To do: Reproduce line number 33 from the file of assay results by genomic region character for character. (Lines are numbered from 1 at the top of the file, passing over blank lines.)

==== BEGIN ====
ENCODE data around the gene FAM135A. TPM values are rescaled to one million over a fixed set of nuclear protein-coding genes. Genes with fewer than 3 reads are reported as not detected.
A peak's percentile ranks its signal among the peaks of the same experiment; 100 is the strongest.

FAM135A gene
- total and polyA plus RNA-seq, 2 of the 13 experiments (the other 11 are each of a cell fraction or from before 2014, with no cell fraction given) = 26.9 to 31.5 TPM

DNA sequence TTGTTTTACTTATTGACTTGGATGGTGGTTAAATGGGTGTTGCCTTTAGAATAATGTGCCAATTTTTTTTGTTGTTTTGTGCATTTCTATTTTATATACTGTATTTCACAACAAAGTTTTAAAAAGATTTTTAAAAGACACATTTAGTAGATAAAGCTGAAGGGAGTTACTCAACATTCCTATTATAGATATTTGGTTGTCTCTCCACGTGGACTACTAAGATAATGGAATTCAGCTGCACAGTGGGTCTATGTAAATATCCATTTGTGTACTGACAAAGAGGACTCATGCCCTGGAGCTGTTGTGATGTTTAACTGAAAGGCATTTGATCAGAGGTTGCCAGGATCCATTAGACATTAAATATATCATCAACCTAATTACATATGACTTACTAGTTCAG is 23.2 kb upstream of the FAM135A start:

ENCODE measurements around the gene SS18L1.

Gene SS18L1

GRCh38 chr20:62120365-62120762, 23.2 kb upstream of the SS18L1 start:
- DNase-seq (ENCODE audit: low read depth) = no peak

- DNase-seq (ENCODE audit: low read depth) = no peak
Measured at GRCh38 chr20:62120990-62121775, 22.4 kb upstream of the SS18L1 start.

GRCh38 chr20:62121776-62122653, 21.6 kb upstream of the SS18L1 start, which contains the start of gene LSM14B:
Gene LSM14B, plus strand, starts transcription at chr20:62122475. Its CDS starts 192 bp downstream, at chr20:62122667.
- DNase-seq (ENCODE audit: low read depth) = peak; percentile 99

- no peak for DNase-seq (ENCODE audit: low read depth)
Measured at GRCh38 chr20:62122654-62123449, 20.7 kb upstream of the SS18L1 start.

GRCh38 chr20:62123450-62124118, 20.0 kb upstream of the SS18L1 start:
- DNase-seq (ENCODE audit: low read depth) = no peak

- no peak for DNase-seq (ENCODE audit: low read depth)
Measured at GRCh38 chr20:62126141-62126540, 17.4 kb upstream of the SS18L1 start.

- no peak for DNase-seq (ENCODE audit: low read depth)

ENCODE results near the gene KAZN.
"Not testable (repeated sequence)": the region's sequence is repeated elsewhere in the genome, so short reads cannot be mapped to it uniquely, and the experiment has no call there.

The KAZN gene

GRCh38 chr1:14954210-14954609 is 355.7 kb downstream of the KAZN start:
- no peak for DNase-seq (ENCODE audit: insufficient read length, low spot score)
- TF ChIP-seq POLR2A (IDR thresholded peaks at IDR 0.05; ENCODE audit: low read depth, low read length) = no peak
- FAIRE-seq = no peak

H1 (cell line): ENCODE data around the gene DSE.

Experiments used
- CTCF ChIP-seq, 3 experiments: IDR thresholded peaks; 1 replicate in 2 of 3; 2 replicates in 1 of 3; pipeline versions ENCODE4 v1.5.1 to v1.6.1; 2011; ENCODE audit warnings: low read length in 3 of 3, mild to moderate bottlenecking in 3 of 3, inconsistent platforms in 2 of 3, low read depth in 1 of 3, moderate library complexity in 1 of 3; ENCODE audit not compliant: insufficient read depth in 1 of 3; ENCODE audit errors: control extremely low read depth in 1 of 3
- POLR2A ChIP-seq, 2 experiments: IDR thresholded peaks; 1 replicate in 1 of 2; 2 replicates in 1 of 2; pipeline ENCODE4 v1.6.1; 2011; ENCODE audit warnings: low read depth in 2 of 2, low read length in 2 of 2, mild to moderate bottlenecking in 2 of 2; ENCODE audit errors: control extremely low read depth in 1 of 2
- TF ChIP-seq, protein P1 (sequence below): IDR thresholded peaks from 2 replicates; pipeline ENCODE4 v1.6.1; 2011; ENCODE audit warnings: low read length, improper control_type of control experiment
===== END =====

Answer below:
- TF ChIP-seq, protein P1 (sequence below): IDR thresholded peaks from 2 replicates; pipeline ENCODE4 v1.6.1; 2011; ENCODE audit warnings: low read length, improper control_type of control experiment